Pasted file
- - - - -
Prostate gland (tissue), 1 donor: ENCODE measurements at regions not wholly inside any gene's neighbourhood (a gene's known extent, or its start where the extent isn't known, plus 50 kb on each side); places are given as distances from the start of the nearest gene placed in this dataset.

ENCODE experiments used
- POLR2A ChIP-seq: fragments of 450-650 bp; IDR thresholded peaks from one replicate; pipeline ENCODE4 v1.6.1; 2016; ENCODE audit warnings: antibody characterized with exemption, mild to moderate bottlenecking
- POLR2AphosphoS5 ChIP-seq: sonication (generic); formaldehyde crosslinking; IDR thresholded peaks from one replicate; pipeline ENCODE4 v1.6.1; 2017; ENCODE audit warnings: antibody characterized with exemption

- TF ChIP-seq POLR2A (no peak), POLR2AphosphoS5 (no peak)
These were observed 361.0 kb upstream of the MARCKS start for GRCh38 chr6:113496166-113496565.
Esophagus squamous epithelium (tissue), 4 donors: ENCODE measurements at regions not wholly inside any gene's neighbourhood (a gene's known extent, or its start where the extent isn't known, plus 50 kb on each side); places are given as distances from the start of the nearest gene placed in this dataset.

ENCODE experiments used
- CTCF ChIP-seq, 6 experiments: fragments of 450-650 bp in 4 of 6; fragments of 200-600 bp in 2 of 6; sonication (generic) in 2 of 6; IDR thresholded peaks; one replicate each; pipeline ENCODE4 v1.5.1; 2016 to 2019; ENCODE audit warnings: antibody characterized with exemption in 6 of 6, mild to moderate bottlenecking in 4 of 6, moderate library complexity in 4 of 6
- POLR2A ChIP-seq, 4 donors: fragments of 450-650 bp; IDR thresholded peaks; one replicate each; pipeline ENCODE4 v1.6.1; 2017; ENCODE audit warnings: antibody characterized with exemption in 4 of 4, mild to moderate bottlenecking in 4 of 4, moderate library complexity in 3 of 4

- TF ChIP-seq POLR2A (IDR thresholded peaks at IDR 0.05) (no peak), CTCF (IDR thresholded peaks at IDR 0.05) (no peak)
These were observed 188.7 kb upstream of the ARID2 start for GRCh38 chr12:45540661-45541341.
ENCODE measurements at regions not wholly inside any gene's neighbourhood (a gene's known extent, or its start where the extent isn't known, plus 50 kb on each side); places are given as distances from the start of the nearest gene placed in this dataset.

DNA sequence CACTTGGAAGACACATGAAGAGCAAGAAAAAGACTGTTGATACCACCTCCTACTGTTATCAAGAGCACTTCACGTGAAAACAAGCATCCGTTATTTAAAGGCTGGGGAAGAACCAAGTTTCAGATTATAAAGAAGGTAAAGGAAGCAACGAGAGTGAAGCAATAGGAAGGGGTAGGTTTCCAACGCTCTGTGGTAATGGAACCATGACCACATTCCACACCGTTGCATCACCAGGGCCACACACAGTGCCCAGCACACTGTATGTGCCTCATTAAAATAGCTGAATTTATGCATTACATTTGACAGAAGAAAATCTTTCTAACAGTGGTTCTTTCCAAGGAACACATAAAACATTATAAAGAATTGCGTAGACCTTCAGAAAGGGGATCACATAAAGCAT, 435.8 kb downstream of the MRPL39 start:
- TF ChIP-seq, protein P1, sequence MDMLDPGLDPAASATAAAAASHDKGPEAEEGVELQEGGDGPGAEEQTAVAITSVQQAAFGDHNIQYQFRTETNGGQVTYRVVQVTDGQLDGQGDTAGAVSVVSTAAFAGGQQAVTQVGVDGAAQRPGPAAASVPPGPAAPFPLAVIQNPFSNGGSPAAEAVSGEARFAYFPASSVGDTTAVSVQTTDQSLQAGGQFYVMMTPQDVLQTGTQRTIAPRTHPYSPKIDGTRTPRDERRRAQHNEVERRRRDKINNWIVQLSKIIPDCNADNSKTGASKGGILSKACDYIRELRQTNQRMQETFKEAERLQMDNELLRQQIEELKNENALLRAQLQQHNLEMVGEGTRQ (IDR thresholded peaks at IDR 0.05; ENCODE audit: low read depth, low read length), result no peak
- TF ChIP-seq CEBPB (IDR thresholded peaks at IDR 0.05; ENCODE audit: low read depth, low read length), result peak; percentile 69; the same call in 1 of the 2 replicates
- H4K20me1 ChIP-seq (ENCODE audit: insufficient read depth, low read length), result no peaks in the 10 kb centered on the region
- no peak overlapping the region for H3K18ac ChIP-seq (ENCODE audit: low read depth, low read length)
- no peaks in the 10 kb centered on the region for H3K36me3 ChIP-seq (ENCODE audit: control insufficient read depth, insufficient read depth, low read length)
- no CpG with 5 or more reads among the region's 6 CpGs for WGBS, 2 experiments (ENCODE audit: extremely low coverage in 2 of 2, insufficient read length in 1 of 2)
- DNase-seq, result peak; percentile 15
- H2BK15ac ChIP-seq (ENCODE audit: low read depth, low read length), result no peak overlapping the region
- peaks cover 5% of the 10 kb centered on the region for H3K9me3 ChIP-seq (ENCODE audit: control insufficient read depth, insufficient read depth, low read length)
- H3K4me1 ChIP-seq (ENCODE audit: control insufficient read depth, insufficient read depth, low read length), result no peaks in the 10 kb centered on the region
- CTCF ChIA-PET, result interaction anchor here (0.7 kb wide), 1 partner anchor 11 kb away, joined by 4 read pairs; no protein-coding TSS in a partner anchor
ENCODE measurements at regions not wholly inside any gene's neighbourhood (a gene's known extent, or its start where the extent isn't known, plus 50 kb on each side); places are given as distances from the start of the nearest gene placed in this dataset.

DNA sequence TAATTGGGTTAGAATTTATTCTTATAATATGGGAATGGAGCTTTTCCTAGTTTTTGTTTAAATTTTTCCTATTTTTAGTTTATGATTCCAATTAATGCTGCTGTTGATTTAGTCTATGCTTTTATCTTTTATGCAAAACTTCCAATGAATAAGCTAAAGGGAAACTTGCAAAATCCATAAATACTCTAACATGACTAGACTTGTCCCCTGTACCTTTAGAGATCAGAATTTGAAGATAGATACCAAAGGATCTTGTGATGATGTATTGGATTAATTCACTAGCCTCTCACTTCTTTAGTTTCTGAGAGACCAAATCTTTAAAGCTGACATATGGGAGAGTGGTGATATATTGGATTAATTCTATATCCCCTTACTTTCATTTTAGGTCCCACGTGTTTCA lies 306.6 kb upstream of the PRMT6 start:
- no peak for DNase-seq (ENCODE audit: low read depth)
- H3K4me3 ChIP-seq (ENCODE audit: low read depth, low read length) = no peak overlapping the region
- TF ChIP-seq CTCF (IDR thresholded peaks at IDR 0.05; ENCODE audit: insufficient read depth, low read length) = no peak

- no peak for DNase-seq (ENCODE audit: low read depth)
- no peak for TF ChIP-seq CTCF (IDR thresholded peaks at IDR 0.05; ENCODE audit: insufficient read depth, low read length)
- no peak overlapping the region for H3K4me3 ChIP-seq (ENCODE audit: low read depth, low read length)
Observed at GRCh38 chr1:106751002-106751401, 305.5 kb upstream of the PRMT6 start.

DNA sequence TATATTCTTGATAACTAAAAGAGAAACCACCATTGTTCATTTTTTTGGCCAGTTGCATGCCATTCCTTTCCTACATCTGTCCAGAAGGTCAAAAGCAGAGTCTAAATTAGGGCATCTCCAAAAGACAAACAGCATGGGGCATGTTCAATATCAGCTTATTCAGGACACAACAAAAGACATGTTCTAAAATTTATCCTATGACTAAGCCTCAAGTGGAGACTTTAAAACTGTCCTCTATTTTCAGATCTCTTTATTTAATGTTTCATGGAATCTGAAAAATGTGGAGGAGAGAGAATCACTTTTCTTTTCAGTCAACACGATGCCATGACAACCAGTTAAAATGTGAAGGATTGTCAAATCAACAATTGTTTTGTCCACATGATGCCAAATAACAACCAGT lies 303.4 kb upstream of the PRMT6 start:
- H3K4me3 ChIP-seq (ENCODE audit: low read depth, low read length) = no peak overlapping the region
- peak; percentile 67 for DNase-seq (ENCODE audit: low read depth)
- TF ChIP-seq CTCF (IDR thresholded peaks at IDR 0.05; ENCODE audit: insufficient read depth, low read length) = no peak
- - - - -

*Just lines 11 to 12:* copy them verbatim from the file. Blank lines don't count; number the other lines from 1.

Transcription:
- TF ChIP-seq POLR2A (IDR thresholded peaks at IDR 0.05) (no peak), CTCF (IDR thresholded peaks at IDR 0.05) (no peak)
These were observed 188.7 kb upstream of the ARID2 start for GRCh38 chr12:45540661-45541341.